updated 3/3/2004 8:06:17 AM ET 2004-03-03T13:06:17

A spate of profit taking sent the main U.S. stock indices down sharply Tuesday, cutting into the previous day’s gains and dimming hopes that Wall Street would shake its current malaise.

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Investors, skittish about a stronger U.S. dollar and the specter of a hike in U.S. interest rates, consolidated their gains from Monday’s strong session.

With very little economic or corporate news to encourage buyers, and with stock prices already considered somewhat overvalued, there was no real impetus to continue the buying from Monday’s session, analysts said, although the market’s foundation remains sound.

“I don’t think what we’re seeing here is an interruption in the overall direction of the market,” said Peter Cardillo, chief strategist at S.W. Bach & Co. “I just think today is just a little bit of profit taking.”

The Dow Jones industrial average was down 86.66 points, or 0.8 percent, at 10,591.48 by the close, nearly erasing the 94.22 points it gained in Monday’s session. Broader stock indices also fell.

The Standard & Poor’s 500-stock index was down 6.87 points, or 0.6 percent, at 1,149.10 after an 11-point gain Monday. And the tech-rich Nasdaq composite index fell 18.15 points, or 0.9 percent, to 2,039.65, subtracting from the 28-point rise of the previous day.

Speaking at the Economic Club in New York, Federal Reserve Chairman Alan Greenspan said nothing to ease Wall Street’s concerns, especially about interest rates. He focused his discussion on monetary exchange policy, and said broad intervention into currency markets to support the dollar was unsustainable.

“The markets may have been more sensitive to interest rates and the dollar than we may have thought,” said Jeff Kleintop, chief investment strategist for PNC Financial Services Group.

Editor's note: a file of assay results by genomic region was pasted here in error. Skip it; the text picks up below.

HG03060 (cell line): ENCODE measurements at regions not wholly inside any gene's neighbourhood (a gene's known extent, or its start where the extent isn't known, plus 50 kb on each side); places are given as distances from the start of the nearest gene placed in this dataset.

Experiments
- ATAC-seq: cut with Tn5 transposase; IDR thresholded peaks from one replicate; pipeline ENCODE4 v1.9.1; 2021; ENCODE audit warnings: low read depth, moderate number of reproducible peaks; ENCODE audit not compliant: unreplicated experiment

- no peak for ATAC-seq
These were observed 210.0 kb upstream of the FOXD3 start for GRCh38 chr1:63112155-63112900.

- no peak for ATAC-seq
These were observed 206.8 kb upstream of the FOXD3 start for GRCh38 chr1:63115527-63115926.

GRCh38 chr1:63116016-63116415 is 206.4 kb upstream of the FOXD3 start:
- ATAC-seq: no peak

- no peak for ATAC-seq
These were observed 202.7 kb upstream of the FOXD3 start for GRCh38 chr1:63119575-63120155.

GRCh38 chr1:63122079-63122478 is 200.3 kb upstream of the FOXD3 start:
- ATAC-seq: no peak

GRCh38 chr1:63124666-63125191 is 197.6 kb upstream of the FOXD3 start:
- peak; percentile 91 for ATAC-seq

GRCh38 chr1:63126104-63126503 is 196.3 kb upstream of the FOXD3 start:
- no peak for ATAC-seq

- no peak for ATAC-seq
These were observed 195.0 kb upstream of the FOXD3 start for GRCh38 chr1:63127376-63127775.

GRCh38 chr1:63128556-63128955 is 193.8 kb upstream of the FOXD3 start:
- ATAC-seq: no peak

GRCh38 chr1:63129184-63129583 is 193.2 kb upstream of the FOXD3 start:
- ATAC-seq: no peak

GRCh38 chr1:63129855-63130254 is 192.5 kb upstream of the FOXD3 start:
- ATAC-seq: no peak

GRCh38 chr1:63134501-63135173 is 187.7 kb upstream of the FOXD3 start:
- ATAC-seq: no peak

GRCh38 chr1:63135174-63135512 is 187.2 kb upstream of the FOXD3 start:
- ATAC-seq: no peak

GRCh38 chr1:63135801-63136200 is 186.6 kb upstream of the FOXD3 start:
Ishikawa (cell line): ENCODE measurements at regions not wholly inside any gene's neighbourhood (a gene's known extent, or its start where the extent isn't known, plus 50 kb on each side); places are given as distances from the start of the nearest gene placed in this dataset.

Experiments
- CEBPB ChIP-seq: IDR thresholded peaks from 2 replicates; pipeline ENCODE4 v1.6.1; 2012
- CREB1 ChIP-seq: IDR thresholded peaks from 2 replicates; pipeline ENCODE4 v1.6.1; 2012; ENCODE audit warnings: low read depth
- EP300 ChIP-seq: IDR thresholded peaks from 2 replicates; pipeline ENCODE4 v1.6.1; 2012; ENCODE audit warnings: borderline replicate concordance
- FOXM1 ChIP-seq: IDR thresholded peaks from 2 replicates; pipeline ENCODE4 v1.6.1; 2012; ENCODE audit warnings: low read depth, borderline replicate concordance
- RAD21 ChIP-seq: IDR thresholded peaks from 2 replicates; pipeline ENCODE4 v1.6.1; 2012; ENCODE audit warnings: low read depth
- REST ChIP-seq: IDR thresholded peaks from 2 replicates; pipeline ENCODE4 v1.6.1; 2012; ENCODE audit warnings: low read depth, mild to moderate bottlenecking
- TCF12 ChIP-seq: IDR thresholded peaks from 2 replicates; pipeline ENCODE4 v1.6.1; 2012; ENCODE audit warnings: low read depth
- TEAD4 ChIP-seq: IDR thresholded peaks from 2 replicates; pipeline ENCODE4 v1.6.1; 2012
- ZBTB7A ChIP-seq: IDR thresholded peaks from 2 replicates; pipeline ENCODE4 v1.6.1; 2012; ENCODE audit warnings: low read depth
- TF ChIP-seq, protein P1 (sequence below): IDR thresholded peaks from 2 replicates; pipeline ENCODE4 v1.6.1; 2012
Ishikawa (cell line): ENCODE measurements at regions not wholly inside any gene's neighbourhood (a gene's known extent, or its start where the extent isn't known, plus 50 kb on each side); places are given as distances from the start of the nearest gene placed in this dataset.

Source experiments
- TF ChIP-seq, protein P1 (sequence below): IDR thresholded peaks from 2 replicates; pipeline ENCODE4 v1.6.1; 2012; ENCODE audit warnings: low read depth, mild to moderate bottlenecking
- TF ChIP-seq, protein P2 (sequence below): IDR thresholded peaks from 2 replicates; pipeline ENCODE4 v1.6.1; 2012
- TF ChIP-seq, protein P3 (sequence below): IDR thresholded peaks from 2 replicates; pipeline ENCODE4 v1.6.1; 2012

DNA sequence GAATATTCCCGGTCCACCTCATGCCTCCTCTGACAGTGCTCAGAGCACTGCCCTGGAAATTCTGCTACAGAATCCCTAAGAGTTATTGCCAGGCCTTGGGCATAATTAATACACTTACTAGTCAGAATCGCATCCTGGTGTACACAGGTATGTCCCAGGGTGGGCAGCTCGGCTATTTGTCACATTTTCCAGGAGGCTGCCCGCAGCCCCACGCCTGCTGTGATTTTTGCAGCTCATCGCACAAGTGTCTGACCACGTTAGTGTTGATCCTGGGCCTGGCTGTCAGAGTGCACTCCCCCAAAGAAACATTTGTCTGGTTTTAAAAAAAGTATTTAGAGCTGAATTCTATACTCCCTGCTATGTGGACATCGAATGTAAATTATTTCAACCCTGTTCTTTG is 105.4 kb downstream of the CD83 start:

“We also have earnings growth past the peak here, oil prices staying stubbornly high and inflows into equity mutual funds really trailing off. That all contributes to what we’re seeing here,” he added.

Wall Street has been particularly uneasy about the possibility of higher interest rates since the Fed earlier this year seemed to be backing away from assurances that it would keep rates steady.

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With many investors waiting for the government’s employment report on Friday, analysts were trying to determine if the market had any momentum that could carry it forward after Monday’s rally. That advance was the first real sign of life in a market that has been listless for several weeks.

“The market is going to position itself over the next two days in anticipation of Friday’s granddaddy employment report,” Cardillo said. “I think we have solid economic expansion, and the market is anticipating continued growth in the labor market.”

The Walt Disney Co. fell 11 cents to $26.76 as dissident shareholders met in Philadelphia to make a case against chairman and chief executive Michael Eisner. Disney’s annual meeting was set for Wednesday.

BJs Wholesale Club jumped 70 cents to $25.14. The wholesaler’s fourth quarter earnings, while beating Wall Street estimates, were flat year over year.

FleetBoston Financial Corp. announced in its annual report that its Fleet Specialist subsidiary would pay $59.4 million to settle charges of illegal trading on the floor of the New York Stock Exchange. Fleet gained 14 cents to $45.09, while its merger partner, Bank of America Corp., was up 37 cents at $82.50.

Yahoo! Inc. fell $1.08 to $43.00 a day after the Internet company announced it would charge companies to add more of their Web pages to Yahoo’s search function.

Declining issues outnumbered advancers by a 4-to-3 ratio on the NYSE, where volume came to 1.48 billion shares, compared to 1.46 billion at the same point Monday.

Overseas, Japan’s Nikkei average gained 0.8 percent. In Europe, Britain’s FTSE 100 closed 0.1 percent higher, France’s CAC-40 climbed 1.0 percent and Germany’s DAX index added 1.1 percent.

© 2012 The Associated Press. All rights reserved. This material may not be published, broadcast, rewritten or redistributed.

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